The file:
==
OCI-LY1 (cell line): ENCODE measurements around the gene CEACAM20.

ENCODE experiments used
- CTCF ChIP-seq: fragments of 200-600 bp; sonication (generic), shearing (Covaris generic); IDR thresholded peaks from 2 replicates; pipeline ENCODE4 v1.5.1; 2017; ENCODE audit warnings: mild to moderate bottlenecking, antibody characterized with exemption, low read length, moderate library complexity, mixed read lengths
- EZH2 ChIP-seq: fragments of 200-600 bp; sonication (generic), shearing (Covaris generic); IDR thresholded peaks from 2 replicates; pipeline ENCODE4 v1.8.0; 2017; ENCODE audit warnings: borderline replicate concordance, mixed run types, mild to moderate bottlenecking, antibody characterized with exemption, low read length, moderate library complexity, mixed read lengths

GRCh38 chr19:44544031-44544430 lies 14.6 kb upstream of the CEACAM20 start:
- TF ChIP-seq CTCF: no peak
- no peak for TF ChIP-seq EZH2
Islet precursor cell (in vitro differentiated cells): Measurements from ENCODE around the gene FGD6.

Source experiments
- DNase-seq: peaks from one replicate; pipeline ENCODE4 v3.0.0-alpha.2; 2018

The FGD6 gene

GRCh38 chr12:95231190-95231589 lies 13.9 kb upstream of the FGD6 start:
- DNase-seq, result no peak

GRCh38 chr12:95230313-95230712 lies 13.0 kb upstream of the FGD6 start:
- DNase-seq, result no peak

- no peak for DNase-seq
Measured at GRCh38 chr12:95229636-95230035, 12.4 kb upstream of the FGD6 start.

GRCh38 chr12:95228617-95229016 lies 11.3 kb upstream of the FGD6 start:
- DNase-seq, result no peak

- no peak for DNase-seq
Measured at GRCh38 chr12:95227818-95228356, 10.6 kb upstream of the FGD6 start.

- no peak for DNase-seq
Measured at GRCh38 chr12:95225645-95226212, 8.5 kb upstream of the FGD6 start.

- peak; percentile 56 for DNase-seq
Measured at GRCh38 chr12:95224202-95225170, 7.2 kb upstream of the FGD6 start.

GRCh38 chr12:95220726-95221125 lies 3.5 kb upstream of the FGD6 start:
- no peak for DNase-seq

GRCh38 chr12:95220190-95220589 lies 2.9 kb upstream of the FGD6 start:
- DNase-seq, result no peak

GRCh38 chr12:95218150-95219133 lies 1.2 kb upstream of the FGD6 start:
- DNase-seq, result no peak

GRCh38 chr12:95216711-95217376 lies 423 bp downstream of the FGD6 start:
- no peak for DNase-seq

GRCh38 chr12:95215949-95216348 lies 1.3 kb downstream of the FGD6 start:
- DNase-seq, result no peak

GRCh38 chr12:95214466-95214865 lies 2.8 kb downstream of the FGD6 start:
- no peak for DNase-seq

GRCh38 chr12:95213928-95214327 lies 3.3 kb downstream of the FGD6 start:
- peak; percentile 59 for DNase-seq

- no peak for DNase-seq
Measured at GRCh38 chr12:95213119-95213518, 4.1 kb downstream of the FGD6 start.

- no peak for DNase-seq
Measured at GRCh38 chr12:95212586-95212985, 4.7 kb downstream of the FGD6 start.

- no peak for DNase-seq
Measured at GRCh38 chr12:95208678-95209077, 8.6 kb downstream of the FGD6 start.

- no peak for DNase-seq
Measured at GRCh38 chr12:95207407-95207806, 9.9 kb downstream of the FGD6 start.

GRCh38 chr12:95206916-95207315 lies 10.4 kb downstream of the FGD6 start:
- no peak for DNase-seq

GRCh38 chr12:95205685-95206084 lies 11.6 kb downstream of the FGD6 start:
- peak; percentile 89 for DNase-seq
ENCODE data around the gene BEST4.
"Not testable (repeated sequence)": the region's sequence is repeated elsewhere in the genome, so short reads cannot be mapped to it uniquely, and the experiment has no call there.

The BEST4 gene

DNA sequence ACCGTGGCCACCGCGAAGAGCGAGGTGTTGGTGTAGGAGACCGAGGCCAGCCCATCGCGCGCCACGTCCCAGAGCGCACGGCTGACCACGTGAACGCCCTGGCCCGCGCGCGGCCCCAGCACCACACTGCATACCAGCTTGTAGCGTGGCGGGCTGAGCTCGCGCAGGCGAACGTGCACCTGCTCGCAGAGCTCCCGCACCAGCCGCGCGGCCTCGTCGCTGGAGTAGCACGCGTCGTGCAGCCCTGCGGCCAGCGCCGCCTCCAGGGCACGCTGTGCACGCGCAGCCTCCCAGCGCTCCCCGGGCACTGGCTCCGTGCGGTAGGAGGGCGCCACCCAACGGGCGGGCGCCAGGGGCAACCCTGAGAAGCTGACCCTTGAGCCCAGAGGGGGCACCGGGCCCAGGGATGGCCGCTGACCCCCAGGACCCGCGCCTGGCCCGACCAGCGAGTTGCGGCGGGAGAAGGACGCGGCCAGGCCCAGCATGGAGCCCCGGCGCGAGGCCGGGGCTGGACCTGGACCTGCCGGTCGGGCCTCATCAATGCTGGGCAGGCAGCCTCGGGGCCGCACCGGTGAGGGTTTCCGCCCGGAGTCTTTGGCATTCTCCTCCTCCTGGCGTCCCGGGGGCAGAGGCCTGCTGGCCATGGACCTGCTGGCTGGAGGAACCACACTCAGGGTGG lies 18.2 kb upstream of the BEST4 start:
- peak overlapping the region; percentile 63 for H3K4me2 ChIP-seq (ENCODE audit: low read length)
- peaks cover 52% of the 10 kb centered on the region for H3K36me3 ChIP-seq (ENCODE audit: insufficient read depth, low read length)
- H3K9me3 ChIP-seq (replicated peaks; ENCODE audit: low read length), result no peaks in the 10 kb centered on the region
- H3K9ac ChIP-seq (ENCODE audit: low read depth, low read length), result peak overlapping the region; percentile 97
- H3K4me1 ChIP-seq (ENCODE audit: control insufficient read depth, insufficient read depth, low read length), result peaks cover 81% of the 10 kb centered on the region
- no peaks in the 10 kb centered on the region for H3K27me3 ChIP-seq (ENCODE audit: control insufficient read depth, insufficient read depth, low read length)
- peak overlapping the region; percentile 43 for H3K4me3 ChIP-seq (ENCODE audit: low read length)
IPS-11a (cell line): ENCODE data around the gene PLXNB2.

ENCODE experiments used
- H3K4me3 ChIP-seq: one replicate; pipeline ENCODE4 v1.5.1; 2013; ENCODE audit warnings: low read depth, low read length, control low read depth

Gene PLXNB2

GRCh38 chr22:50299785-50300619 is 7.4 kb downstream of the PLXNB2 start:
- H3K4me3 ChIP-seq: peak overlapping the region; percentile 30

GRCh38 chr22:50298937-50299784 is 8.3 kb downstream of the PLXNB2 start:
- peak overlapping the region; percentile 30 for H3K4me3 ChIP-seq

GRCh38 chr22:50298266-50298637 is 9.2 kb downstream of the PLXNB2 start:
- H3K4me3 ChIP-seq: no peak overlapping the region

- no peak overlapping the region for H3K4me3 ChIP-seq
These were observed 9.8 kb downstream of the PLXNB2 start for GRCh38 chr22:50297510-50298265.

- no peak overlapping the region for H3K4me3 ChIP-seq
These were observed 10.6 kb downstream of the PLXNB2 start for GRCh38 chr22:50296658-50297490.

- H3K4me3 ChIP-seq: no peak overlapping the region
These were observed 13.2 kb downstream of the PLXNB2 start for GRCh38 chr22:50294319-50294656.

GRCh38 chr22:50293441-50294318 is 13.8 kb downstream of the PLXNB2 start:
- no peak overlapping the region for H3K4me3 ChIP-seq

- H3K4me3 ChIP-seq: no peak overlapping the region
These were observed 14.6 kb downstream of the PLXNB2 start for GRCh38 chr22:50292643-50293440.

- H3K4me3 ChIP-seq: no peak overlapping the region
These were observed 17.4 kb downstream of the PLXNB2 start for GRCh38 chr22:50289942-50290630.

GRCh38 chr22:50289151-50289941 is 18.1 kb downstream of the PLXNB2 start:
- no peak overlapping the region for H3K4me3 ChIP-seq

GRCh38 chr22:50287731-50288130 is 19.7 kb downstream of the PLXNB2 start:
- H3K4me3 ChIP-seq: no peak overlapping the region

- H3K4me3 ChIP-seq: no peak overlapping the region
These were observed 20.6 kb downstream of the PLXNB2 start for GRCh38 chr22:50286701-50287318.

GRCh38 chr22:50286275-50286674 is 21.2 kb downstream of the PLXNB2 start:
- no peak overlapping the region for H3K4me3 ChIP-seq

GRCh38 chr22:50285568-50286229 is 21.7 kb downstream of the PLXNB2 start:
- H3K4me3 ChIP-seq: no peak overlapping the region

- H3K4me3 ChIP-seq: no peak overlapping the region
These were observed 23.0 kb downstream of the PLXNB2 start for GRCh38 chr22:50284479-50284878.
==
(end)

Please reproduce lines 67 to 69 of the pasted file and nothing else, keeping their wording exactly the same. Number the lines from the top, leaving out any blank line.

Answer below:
GRCh38 chr22:50299785-50300619 is 7.4 kb downstream of the PLXNB2 start:
- H3K4me3 ChIP-seq: peak overlapping the region; percentile 30

GRCh38 chr22:50298937-50299784 is 8.3 kb downstream of the PLXNB2 start: